Status Report

This Week on Galileo September 3-9, 2001

By SpaceRef Editor
September 4, 2001
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This week the focus for the Galileo spacecraft is playback of the recorded
data that was acquired during the August 5 flyby of Io and Jupiter. There
are two observations scheduled to be returned this week, both from the Near
Infrared Mapping Spectrometer instrument (NIMS), and both of regions on Io.

The first observation is a map of the Amirani hot spot and the Maui region
in Io’s northern hemisphere, looking for temperature variations, sulphur
dioxide distribution, and a study of an uncharacterized spectral absorption
feature that occurs near a wavelength of 1 micron (1 micrometer). The
origin of this spectral feature is unknown, although many minerals
containing iron have absorptions in this region. There is more of this
absorber near the south pole of Io than elsewhere. Scientists may be able
to more closely constrain the possible mineral compositions of the absorber
if we can resolve its relationship to hot spots and sulphur dioxide deposits.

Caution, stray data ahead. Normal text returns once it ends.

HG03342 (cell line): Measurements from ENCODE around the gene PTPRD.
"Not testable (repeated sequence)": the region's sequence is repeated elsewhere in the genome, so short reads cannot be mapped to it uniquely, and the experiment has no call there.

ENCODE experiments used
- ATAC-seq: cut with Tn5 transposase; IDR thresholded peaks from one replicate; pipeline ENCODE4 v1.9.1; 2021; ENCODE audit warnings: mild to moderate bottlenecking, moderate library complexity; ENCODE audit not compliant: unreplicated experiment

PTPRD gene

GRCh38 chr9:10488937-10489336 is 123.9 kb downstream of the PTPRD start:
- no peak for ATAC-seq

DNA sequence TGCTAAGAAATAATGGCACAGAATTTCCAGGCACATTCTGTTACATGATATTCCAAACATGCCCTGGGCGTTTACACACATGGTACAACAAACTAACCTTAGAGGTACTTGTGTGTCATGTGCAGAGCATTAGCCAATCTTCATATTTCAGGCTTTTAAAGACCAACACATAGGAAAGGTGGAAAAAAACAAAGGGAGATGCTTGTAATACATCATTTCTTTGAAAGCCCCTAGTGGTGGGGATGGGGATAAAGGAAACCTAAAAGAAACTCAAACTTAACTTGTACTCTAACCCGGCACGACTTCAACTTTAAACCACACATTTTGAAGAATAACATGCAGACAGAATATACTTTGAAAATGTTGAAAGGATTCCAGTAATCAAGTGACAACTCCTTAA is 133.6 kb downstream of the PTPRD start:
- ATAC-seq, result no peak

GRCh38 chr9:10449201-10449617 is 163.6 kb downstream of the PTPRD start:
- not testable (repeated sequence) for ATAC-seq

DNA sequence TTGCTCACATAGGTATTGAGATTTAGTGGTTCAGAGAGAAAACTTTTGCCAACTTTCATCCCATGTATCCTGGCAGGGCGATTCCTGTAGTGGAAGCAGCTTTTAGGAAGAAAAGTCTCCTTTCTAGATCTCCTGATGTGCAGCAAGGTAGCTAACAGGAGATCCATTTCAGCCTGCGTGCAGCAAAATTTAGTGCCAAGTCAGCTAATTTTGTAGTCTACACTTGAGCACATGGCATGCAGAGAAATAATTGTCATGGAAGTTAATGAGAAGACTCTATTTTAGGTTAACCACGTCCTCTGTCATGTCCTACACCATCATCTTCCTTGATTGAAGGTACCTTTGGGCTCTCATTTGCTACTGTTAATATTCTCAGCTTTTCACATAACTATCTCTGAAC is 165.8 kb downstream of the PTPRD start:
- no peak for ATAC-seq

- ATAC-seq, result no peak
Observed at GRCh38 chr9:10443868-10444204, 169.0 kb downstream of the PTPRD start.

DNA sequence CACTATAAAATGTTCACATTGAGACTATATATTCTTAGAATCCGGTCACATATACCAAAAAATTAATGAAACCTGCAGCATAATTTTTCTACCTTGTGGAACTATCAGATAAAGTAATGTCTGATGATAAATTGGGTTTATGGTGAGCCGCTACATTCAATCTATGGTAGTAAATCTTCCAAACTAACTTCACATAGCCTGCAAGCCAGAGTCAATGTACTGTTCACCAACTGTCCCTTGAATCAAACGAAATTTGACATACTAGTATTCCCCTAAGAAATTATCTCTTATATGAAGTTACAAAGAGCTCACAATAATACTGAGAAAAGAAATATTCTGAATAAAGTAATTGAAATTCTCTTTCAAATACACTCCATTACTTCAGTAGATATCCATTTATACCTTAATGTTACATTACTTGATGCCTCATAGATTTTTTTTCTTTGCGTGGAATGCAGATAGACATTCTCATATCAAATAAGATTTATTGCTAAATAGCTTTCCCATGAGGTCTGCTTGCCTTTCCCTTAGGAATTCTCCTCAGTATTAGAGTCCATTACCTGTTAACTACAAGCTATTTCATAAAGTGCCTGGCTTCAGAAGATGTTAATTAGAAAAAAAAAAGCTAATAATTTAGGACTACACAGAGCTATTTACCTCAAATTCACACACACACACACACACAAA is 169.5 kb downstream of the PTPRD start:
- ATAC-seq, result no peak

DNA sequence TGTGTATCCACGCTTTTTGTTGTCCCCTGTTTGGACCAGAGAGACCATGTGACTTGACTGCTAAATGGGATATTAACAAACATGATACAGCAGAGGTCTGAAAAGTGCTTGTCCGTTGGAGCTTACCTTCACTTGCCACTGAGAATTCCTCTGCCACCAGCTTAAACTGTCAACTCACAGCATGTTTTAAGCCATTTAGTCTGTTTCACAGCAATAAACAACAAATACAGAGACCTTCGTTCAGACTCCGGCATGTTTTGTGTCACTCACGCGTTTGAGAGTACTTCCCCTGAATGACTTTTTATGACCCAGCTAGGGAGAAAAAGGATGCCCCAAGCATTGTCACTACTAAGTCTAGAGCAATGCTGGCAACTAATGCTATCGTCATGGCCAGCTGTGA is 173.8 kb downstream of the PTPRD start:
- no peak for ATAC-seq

The second observation is a regional scale map which covers most of the
sunlit portion of Io that was seen by the spacecraft beginning aproximately
an hour and fifty minutes after closest approach. The main regions of
interest in this view are Prometheus and Emakong, which are near Io’s
equator. Prometheus is one of the larger and more active volcanoes on Io,
and was one of the active features first seen by the Voyager spacecraft
during their flybys in 1979. In keeping with the everchanging nature of
this active moon, a new volcanic region was seen in this area by Galileo
during our previous flyby in late May. This new area is also scrutinized by
this observation.

For more information on the Galileo spacecraft and its mission to Jupiter,
please visit the Galileo home page at one of the following URL’s:

SpaceRef staff editor.